The word “suicide” is charged with emotion. For those whose life has been touched by the suicide of a loved one, it can be a painful reminder of the life, the hopes and the dreams that ended prematurely. And yet for some Latinx families, suicide continues to be a taboo, something that affects only other families, other communities.
As much as suicide may seem like a far-away concept, far from home and far from our communities, statistics show a different reality. According to a survey conducted by the US Centers for Disease Control and Prevention, 1 out of every 4 teenage girls and 1 out of every 10 teenage boys in the Latinx community has considered suicide in the year prior to the survey.
Latinx teens are in danger
“Suicide is a public health issue that affects people from every race, every age, every gender and every class,” explains Dr. Barbara Robles-Ramamurthy, child and adolescent psychiatrist at the Long School of Medicine at UT Health in San Antonio. “But Latina teens have suicidal ideations and want to kill themselves more frequently.”
Latina teens in the United States have had higher rates of suicide attempts than Caucasian teens and Latino boys for the past 20 years, according to the Youth Risk Behavior Surveillance Survey administered to kids age 10 to 24 by the CDC every other year.
Robles-Ramamurthy explains that when parents have immigrated from other countries but their teenage children were born and raised in the United States, parents tend to maintain their values, customs and ways of life while the teens are surrounded by a new culture. If this disparity is not handled properly, there can be stress, tension and conflict among families, and this can in turn lead children to isolate themselves.
And although the presence of two cultures is more evident in the United States, teens in Latin America are also exposed to two cultures through media, she says.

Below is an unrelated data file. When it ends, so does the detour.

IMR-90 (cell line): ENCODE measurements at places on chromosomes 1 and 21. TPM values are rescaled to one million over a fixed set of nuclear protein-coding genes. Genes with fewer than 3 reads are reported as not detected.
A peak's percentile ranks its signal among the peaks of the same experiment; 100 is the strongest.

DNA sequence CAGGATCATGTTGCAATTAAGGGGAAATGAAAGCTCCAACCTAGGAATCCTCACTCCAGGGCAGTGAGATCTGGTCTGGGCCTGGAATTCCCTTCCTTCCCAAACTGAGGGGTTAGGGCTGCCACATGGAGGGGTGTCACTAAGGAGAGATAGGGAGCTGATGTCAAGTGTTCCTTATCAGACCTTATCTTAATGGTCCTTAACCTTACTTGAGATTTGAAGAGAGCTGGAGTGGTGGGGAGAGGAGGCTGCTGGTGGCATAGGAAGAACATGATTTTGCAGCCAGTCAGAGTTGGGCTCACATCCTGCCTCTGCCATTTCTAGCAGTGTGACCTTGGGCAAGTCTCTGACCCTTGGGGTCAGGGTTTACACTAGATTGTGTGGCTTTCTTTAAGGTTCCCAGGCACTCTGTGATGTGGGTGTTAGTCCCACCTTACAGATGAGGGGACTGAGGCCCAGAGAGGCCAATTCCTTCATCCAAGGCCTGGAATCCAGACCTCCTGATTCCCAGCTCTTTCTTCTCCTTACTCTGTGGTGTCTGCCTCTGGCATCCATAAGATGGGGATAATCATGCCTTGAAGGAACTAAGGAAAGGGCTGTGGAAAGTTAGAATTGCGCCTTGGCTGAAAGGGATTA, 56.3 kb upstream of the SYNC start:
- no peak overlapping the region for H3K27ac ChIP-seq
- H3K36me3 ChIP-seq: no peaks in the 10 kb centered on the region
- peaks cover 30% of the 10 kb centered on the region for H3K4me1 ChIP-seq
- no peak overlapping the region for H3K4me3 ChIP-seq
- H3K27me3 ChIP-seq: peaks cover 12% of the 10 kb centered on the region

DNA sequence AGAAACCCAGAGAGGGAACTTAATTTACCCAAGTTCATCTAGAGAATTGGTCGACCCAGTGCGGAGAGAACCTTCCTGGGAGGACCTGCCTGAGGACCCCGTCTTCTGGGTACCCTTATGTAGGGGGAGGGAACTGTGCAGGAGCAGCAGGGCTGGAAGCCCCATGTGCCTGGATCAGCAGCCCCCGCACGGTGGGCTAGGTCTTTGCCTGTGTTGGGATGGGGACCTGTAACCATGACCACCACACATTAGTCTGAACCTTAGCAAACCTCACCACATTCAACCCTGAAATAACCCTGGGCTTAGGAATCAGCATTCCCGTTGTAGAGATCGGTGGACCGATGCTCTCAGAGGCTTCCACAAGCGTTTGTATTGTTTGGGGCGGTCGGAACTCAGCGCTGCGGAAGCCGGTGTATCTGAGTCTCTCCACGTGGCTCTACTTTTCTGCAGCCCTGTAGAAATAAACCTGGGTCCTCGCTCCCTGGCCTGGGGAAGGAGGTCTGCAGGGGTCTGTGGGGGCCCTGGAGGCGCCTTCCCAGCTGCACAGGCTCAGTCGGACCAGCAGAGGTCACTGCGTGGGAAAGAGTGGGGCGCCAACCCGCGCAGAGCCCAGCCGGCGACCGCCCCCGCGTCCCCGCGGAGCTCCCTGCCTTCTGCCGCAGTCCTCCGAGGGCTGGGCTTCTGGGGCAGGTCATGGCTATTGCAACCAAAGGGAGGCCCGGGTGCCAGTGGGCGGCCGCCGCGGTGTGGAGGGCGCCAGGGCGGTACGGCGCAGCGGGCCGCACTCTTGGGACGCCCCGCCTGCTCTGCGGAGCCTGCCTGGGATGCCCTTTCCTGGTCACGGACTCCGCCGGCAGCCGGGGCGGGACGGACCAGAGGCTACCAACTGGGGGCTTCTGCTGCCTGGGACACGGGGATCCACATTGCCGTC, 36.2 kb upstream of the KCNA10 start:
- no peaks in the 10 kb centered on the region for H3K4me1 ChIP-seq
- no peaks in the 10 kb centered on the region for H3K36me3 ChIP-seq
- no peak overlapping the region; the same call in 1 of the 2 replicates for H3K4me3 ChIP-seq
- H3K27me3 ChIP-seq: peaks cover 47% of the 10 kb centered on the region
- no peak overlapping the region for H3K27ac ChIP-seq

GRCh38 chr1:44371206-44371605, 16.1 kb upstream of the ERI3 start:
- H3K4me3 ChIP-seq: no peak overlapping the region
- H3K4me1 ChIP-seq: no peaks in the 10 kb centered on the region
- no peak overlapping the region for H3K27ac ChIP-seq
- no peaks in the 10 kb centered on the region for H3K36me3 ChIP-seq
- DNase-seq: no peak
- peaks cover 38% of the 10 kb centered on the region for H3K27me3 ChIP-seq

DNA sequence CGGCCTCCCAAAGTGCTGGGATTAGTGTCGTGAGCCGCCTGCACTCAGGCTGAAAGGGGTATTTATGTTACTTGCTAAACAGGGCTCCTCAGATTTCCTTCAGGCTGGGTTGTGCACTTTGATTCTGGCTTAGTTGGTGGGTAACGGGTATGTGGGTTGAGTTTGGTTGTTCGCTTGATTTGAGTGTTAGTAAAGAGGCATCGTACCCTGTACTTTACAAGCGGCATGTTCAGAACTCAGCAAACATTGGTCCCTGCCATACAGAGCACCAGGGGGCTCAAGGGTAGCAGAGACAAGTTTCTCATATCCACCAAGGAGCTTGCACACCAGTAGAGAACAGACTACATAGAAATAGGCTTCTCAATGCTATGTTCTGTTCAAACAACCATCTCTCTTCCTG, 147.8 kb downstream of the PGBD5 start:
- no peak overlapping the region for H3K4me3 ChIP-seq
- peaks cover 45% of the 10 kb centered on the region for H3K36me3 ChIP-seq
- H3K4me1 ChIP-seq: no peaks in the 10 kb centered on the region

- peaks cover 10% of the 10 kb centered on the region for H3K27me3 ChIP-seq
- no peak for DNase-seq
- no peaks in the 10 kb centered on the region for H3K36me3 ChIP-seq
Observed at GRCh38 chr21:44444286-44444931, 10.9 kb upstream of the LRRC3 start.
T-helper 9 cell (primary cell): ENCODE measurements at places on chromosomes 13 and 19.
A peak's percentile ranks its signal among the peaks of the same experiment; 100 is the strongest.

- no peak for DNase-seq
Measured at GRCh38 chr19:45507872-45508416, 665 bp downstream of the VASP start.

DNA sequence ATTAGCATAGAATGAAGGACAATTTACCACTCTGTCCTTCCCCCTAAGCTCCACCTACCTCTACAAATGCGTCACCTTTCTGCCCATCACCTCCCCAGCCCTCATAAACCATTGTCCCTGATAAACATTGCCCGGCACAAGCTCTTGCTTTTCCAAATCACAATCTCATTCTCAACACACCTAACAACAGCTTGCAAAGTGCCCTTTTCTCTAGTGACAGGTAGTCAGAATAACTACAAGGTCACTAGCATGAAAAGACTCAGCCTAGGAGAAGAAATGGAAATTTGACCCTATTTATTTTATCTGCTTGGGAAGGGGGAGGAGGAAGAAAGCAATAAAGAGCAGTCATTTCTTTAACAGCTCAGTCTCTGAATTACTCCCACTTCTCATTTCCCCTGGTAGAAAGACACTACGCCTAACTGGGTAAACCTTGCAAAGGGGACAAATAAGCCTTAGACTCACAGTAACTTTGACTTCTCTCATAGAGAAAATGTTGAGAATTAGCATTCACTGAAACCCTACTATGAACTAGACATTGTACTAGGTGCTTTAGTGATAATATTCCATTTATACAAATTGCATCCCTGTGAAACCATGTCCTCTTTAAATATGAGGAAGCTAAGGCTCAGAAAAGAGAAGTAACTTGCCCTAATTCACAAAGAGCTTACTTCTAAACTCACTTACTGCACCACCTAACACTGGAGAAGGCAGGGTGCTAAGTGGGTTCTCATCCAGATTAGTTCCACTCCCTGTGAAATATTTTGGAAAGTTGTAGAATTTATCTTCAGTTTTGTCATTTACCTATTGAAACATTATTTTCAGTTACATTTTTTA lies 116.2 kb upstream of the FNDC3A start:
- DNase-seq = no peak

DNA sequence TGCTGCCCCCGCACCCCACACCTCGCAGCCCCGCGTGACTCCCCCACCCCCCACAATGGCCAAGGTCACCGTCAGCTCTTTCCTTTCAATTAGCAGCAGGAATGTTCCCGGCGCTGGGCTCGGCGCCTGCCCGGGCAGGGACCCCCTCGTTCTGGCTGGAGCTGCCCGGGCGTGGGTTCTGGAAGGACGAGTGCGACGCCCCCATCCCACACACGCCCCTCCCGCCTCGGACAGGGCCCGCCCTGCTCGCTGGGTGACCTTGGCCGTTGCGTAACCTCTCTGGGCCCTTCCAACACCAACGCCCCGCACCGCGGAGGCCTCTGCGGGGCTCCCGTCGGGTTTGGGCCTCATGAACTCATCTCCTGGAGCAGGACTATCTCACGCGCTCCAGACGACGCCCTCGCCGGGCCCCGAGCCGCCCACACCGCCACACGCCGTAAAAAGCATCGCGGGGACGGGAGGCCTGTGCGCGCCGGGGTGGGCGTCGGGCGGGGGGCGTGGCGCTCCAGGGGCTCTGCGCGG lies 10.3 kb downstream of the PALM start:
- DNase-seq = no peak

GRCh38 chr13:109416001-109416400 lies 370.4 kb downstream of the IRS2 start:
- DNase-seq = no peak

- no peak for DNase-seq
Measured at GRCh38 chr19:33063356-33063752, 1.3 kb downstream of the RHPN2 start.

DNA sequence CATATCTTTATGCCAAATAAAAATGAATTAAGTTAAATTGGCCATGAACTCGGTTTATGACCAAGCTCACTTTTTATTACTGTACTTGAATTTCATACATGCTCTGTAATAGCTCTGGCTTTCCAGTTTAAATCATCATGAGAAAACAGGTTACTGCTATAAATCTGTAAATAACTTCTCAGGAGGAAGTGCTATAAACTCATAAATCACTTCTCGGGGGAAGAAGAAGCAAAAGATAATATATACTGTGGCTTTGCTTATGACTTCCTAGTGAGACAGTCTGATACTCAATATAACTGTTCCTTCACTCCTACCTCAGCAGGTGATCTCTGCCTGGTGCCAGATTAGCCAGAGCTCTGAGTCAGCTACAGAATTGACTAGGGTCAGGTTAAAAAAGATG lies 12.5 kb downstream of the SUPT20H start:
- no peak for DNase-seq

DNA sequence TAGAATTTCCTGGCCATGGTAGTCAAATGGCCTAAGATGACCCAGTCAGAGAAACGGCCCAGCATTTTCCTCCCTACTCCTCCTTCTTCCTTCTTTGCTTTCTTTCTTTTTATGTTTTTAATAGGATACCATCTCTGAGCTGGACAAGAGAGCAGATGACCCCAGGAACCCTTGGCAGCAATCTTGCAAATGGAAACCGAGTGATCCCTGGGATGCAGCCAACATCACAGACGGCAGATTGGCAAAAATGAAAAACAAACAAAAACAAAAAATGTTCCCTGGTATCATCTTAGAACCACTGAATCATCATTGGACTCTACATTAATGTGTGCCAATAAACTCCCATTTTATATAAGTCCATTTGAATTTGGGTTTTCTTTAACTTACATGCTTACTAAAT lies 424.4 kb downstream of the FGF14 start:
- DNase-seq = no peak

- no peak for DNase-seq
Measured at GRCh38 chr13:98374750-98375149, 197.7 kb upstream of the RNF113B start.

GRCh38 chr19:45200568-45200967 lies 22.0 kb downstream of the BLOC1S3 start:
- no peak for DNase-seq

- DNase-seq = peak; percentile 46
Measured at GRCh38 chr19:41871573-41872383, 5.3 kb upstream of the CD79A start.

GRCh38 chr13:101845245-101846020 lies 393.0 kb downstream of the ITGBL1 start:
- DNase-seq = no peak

Accepting cultures and talking about feelings can help prevent suicide
Latinx parents are often afraid their kids will be absorbed by a new culture and will lose touch with their roots, explains Dr. Maria Veronica Svetaz, family physician and director of Clinic Aqui Para Ti, or Here for You, in Minneapolis.
“The balance is in continuously teaching them about our culture, our rituals, our celebrations, our food … while at the same time respecting that they will want to do certain things that align more with the culture in which they are growing up,” Svetaz said.
Robles-Ramamurthy also says that Latinx culture has not fostered mental health education and that the simple act of talking about feelings can help in the prevention of suicide.
“In our culture, we don’t talk about our feelings. We want to hide our family problems, leave them at home; nobody needs to know that we are going through a tough situation,” she said, adding that it is something for everyone to work on and improve.
As parents talk about their feelings, kids will learn the vocabulary to do it themselves.
Another area for improvement: stigma.
“In the Latinx community, we are still very scared of stigma. We don’t want anyone to say bad things about us. We don’t want people saying ‘they’re crazy’ or ‘they’re depressed,’ ” Robles-Ramamurthy said.
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